No matter how thoroughly you plan, there will always be issues that require change requests. With an agile attitude, your team doesn’t have to view these as setbacks. Instead, each modification to the project plan can be seen as an opportunity for brainstorming and problem solving. A project management team that learns to collaborate is more likely to increase the value of a project through creative solutions rather than simply suggesting stop-gap measure to keep the whole thing from falling apart. To make this work, a leadership style that focuses on developing team members rather than simply issuing instructions is essential. In the long run, companies that feature a collaborative environment are almost certain to outperform their competition. So, this is one aspect of the agile method that should be adopted by all businesses that want to remain viable in today’s marketplace.

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Project Management Using A Logframe

The Logical Framework Approach (LFA) to project management has been around for about 4 decades. It is a method used for designing a project and aiding in planning – typically for non-profit organizations. A “logframe” document is the output of the LFA process. It clearly displays the overall design of a project using a visual matrix and text. This can be a valuable tool for PMs to use during initial stakeholder communication because it boils down even complex projects to a basic summary. The types of items covered in a logframe are:

  1. Project objectives (ultimate purpose/goals and tangible outputs)
  2. Activities that must be completed to achieve these objectives
  3. Resources required to carry out schedule activities
  4. Assumptions regarding external and internal factors (risks, challenges, and opportunities) that may impact the project
  5. Metrics that will be used to verify that the project’s objectives have been achieved

This document is not intended to show a full work breakdown structure or all aspects of project scope and schedule. Instead, its purpose is to cut through the noise and clarify the essentials. Jumping straight into detailed planning without putting this framework in place can cause a project to drift off course without anyone fully realizing it. For example, the scope might increase to include goals that cannot be objectively measured. “Fuzzy” goals that are inserted by well meaning project management team members and stakeholders rarely add value to a project and usually drain resources that could be better applied elsewhere. If high value objectives are identified later in the project, these can be added to the logframe as needed – as long as the other aspects of the matrix are also updated to take this new factor into account.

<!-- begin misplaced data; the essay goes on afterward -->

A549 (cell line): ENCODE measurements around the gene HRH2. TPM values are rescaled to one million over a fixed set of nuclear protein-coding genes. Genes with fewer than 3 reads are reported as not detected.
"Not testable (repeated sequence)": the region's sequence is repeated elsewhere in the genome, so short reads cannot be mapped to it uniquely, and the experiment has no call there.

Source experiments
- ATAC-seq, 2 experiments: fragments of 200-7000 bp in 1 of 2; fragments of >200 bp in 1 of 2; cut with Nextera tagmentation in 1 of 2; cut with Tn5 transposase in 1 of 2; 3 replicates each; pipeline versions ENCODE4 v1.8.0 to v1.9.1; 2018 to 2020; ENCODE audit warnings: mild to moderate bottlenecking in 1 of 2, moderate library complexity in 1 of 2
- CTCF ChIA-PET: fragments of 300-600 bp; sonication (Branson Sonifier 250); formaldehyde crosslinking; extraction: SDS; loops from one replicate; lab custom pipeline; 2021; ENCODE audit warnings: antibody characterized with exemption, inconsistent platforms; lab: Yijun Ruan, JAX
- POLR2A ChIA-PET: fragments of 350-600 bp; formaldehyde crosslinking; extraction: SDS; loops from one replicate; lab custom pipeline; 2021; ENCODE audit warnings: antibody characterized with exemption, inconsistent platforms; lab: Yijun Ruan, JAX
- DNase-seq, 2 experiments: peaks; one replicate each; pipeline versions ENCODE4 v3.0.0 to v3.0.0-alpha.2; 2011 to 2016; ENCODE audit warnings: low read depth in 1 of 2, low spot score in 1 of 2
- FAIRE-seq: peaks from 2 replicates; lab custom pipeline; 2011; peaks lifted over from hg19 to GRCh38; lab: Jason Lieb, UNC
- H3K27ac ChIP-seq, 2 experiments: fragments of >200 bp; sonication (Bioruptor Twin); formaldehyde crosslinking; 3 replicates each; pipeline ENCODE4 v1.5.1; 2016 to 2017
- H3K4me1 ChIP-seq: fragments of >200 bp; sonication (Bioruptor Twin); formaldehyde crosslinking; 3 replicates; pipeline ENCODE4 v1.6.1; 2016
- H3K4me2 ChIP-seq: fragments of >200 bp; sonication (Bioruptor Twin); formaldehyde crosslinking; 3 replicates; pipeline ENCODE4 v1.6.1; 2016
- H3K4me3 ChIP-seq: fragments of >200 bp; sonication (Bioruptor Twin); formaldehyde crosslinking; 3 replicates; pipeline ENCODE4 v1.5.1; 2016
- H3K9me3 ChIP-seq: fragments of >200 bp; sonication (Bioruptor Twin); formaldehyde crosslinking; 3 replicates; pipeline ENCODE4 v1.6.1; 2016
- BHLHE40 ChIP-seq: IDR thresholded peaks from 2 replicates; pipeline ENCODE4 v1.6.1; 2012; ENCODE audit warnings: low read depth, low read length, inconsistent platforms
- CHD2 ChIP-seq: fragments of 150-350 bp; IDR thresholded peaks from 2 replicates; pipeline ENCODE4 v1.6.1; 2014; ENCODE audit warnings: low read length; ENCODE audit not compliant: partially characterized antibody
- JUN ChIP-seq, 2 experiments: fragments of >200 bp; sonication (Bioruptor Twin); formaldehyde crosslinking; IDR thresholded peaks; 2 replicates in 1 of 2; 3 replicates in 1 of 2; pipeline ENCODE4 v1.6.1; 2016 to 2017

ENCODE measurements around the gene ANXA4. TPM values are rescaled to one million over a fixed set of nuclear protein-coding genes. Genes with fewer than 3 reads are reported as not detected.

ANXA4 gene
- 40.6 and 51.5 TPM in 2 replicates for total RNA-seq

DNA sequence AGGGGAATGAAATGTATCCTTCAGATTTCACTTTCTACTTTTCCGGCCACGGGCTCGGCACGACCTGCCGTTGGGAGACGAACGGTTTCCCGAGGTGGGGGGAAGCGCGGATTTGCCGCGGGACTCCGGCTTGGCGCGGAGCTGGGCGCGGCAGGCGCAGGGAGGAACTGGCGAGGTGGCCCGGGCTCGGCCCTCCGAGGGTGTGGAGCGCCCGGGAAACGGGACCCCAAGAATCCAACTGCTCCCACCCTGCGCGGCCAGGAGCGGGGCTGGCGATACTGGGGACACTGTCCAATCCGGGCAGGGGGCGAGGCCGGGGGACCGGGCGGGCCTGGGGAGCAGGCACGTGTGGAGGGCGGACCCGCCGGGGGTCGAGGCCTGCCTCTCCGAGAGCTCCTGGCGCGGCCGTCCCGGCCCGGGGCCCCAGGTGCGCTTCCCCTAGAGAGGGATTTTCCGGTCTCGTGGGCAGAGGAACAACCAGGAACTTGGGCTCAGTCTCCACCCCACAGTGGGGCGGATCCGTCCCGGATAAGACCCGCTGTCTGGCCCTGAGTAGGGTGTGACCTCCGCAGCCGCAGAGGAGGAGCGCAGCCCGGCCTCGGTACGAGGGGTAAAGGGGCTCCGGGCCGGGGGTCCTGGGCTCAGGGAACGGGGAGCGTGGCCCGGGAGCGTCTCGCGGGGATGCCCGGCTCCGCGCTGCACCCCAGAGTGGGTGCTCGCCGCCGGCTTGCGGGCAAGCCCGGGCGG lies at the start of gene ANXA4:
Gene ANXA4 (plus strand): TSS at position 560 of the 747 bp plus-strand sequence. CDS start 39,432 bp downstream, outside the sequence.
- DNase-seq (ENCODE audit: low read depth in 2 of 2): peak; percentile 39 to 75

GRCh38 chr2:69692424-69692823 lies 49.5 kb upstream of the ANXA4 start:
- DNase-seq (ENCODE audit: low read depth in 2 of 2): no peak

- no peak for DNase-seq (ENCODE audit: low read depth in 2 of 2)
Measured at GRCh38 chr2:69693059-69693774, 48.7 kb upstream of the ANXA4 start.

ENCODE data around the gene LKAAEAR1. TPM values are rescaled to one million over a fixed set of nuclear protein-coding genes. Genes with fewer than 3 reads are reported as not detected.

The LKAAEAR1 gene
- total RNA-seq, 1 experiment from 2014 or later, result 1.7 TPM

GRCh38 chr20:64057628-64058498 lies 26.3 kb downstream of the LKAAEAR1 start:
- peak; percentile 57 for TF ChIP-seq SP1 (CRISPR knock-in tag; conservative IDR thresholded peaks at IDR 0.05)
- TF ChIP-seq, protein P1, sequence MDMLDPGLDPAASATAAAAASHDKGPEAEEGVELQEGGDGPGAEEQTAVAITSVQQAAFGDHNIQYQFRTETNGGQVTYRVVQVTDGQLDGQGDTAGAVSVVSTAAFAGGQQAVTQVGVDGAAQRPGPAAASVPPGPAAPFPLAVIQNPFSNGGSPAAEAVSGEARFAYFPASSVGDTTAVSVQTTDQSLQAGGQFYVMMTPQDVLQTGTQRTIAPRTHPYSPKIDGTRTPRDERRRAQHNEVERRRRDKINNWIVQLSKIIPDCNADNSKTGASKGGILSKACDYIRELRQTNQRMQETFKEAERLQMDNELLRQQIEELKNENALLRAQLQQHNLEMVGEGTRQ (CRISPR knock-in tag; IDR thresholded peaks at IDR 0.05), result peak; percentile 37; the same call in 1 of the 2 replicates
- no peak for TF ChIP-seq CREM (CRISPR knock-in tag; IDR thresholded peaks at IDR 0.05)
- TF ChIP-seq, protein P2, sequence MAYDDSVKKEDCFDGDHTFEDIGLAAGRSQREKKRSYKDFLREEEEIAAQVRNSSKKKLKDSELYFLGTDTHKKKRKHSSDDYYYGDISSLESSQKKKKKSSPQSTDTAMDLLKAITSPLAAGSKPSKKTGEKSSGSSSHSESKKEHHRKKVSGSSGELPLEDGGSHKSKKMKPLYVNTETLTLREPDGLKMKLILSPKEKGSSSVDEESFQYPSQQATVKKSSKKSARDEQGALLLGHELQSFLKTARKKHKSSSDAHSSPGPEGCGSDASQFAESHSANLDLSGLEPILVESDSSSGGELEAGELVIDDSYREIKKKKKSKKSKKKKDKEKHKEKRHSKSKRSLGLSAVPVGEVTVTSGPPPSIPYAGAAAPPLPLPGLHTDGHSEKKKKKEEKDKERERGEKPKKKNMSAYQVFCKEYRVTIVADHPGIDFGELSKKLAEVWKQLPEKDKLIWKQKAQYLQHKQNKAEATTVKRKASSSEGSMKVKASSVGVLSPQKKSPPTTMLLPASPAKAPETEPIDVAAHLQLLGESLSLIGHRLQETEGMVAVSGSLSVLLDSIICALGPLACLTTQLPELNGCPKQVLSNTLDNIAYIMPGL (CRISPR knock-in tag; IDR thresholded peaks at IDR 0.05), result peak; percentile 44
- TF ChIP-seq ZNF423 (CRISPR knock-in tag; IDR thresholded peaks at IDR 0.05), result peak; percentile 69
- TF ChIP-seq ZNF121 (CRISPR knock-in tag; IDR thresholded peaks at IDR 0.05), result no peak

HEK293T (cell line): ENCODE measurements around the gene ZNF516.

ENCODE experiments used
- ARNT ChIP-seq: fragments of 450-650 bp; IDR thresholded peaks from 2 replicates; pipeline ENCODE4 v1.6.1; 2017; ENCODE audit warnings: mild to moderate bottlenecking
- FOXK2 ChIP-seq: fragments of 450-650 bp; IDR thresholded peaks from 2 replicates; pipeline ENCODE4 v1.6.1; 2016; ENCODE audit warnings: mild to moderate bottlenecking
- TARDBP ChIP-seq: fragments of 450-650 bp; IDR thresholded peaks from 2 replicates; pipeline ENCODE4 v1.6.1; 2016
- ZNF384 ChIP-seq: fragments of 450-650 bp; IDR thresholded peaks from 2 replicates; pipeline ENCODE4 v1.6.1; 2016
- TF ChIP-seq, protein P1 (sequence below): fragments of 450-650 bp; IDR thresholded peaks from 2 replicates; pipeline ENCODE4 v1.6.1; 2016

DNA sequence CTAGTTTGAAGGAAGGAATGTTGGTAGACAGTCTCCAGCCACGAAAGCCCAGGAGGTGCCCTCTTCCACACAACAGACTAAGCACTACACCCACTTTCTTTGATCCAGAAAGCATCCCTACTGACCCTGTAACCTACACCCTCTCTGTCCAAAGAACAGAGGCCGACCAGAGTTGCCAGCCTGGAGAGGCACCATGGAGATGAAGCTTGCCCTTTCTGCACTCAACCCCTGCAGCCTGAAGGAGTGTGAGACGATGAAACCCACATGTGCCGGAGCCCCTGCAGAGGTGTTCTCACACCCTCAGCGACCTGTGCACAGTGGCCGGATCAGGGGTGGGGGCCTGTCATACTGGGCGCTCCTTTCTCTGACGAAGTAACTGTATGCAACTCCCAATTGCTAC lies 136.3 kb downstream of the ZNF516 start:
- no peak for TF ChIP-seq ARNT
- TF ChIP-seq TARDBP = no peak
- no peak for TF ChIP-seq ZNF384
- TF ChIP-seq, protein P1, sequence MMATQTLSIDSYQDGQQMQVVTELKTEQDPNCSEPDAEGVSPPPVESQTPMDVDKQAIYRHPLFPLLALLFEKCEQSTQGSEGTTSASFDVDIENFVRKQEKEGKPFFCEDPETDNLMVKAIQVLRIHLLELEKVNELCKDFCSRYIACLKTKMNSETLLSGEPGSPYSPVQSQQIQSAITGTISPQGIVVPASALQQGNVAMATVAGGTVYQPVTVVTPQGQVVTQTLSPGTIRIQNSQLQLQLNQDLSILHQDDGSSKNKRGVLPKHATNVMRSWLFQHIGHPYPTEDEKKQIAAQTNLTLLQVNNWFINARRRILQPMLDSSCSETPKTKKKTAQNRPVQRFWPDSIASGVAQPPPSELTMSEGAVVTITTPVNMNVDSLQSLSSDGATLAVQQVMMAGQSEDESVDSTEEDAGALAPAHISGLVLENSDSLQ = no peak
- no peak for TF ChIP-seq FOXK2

Matrix Format

The framework is set up as a table with rows and columns covering each basic aspect of the project and showing the logical relationship between these components. Some project management experts who use a logframe recommend starting with a list of problems. For example: “Mobile clinics in the XYZ region of Africa cannot adequately sterilize multiple use instruments leading to high rates of patient infection after surgical procedures”. This would then be restated as a series of positive actions or solutions such as the ultimate goal of reducing post-operative infections in patients served by these mobile clinics.  The immediate purpose of the project would be to provide a means for the clinics to efficiently and thoroughly sterilize all instruments. The output might be the delivery and installation of a portable autoclave unit for each clinic. The activities might be sourcing a reliable medical equipment vendor, arranging the logistics of delivery, and determining how the autoclaves would be tested and serviced regularly once in place to ensure optimal operation. The resources or inputs required can be listed on the matrix at the intersection of activities and measurable indicators.

Objectives Measurable Indicators Means of Verification Assumptions
Goal
Purpose
Outputs
Activities

The diagram shown here is a very simple version of a logframe. These matrices can be more complex and include different column and row headers if desired. Here’s a good example from the DFID that includes milestones and other project management planning features.

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The Role Of Expert Consultants In Project Management

Successful project management is always a team effort. However, sometimes this team isn’t all in house. For larger and more complex projects, it is not unusual for even an experienced project manager to require outside assistance to help with the planning  process or to perform some of the work. When is a specialist worth the extra expense?

The Need is Temporary

In some cases, the expert knowledge required is only needed for the project at hand. For example, a project for a large telemarketing organization might be to implement a new suite of software applications for call routing, billing, customer service, etc. The necessary IT leadership resources for such an ambitious project are unlikely to be available on staff. The current IT personnel may be generalists or might have been hired mainly for their familiarity with troubleshooting the existing system.